Most passengers grasped the opportunity to explore independently or organise sightseeing tours in taxis, camels or bullock-drawn carriages. Some migrants recall visits to snake charmers, local landmarks or cottage industries. But people did not have to leave the ship to encounter the wonder of new cultures, such as when a Sultan with a harem came on board:
“...we did occasionally get a glimpse of these voluptuous, exotic females, complete with ‘see-through’ harem pants, turned-up slippers, bras and yashmaks. We never saw much of the Sultan... Too exhausted, I guess?” – Leonard Rutland migrated from England in 1947.
Onboard souvenir shops were installed on-board to boost revenue, offering souvenirs such as postcards, sailor dolls, ashtrays, and spoons — all sporting the ship’s name or emblem. Daily newsletters, port-of-call booklets and decorative menus were supplied; balls, parties and sporting competitions organised; and children were catered for with playrooms and organised deck games.
“The Italian crew were experts at organising people to entertain themselves. They had heaps of theatrical costumes and endless ideas about improvising. As a result we had some memorable evenings, including: Wild West night, 1920s night, Arabian night. Everyone got into the swing of it because the days were so boring.” – Robert and Maureen Hallam migrated from England in 1969.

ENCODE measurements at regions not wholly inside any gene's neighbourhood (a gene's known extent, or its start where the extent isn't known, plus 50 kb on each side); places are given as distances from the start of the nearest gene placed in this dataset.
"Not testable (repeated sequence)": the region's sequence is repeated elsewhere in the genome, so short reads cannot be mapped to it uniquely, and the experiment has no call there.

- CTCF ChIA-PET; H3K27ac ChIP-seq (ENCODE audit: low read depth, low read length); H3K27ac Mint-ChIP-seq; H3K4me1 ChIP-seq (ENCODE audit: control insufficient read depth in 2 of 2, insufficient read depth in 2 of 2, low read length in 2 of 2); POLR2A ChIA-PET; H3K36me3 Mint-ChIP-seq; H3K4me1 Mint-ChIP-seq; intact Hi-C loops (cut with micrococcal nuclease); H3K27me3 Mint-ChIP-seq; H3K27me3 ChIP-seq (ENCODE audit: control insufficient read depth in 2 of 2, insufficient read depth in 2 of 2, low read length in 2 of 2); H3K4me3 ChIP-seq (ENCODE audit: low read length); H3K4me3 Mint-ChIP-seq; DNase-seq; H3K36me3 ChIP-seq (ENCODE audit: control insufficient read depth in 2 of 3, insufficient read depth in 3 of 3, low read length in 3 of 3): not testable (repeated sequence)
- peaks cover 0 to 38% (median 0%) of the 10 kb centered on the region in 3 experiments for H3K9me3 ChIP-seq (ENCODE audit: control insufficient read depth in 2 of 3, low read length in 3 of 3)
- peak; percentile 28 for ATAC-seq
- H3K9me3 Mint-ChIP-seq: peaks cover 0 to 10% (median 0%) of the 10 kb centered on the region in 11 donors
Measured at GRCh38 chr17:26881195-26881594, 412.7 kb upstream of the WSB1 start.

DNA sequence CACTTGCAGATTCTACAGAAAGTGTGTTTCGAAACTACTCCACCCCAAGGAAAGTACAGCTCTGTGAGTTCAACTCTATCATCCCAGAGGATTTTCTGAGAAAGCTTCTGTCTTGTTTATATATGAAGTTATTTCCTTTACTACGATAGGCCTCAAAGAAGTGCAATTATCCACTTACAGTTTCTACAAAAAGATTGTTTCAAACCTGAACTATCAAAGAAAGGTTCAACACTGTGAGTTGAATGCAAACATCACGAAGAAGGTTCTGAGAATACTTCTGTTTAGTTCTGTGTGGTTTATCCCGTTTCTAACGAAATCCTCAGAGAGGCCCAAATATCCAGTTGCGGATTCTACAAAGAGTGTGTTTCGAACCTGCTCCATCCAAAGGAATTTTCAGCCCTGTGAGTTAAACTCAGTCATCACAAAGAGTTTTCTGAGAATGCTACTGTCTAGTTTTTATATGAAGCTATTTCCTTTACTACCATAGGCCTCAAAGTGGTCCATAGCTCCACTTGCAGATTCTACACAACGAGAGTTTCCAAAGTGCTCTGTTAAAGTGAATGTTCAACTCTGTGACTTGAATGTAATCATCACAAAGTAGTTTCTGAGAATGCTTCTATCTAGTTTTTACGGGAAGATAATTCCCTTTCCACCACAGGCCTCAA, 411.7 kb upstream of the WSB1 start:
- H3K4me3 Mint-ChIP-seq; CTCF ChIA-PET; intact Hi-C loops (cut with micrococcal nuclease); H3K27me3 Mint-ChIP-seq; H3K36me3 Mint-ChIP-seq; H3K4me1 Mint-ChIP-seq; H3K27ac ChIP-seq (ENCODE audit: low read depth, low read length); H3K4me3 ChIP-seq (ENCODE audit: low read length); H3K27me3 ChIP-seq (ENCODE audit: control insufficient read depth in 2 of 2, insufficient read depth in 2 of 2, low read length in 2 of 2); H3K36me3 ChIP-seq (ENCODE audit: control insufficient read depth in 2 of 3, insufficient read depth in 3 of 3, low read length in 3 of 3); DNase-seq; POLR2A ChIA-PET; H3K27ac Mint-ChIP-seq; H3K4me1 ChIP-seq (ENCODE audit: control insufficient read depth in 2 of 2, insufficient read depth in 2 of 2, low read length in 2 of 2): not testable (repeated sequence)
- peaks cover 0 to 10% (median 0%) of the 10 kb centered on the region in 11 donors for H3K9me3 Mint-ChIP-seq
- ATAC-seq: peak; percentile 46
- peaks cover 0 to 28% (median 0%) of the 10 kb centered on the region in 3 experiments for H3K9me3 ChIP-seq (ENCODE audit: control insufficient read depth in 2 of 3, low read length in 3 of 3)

While shipping lines and immigration officers planned and promoted a fun-filled trip, the experience could rapidly become the opposite as even the sturdiest of ships fell prey to high winds and rough seas.
“Passengers vomited anywhere, everywhere ... The corridors stank, and this added to further worsen the queasy and unsettled stomachs. The mess decks were emptied of people unable to face the smell of food. Fresh air, the easiest and best remedy was hard to come by as the waves crashed over the decks in spectacular fashion accompanied by scudding rain.” – Joe Vella migrated from Malta in 1955.
At other times the monotony of sea travel became the greatest enemy.
“For two weeks we never saw land and many passengers grew more and more restless and bored resulting in minor fights breaking out. Many deckchairs were thrown overboard.” – Connie McQuade migrated from Denmark in 1960.
The final leg of the journey was broken by a celebration on crossing the equator – a festive event that had been a maritime tradition since before 1800. It was originally an initiation rite for young sailors.
“Presently old Father Neptune made his appearance, dressed in full regalia. The crown upon his head was dazzling in its brightness, and the trident he carried was a very formidable affair.” – Thomas Park migrated from England in 1852.
By the 1900s, the festivities had become much more elaborate. Led by the crew, who painted their faces and dressed in flowing robes or grass skirts, passengers volunteered to be covered in shaving cream and ‘shaved’ with mock razors. They were then thrown in the swimming pool. Everyone received a certificate to mark the occasion.
Holding fast to long-held assumptions about what their adopted homeland might be like, the Australian coastline triggered either delight or disappointment.
“All we saw were trees and greenery and I just fell into my mother’s arms crying. We were both crying because we thought we had come to the end of the earth. There was no city in sight.” – Mariam Baker migrated from Egypt in 1966.